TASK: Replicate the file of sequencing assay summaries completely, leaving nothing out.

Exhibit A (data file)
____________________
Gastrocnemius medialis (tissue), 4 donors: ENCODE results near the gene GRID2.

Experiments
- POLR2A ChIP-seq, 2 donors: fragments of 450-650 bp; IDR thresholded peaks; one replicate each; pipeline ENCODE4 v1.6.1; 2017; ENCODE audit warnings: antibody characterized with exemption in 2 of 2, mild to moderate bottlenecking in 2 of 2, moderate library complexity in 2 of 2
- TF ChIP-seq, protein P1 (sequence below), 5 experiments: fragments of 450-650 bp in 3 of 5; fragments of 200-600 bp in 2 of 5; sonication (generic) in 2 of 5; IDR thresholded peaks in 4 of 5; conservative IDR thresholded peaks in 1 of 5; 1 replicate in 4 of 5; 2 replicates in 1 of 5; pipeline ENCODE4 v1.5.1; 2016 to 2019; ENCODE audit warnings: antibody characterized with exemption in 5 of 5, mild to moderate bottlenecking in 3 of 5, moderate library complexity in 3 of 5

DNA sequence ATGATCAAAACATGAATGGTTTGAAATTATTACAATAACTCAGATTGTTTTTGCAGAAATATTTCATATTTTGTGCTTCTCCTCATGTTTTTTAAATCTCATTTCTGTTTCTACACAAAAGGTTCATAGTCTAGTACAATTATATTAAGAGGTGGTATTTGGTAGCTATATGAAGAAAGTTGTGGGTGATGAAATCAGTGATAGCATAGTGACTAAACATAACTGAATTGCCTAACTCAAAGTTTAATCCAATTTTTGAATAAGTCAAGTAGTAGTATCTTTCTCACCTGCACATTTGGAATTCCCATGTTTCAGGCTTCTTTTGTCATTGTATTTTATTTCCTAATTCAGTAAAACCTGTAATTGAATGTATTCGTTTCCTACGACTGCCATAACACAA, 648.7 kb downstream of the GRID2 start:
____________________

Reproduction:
Gastrocnemius medialis (tissue), 4 donors: ENCODE results near the gene GRID2.

Experiments
- POLR2A ChIP-seq, 2 donors: fragments of 450-650 bp; IDR thresholded peaks; one replicate each; pipeline ENCODE4 v1.6.1; 2017; ENCODE audit warnings: antibody characterized with exemption in 2 of 2, mild to moderate bottlenecking in 2 of 2, moderate library complexity in 2 of 2
- TF ChIP-seq, protein P1 (sequence below), 5 experiments: fragments of 450-650 bp in 3 of 5; fragments of 200-600 bp in 2 of 5; sonication (generic) in 2 of 5; IDR thresholded peaks in 4 of 5; conservative IDR thresholded peaks in 1 of 5; 1 replicate in 4 of 5; 2 replicates in 1 of 5; pipeline ENCODE4 v1.5.1; 2016 to 2019; ENCODE audit warnings: antibody characterized with exemption in 5 of 5, mild to moderate bottlenecking in 3 of 5, moderate library complexity in 3 of 5

DNA sequence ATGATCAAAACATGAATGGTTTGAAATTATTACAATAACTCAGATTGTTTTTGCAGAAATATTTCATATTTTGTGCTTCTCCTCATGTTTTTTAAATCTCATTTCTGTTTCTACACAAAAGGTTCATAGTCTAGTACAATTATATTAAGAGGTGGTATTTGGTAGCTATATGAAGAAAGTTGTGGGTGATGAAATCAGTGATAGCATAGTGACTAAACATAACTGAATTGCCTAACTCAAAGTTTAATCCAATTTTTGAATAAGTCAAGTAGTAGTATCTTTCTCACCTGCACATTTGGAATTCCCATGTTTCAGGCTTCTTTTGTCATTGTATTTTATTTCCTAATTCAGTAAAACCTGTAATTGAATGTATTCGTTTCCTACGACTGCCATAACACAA, 648.7 kb downstream of the GRID2 start: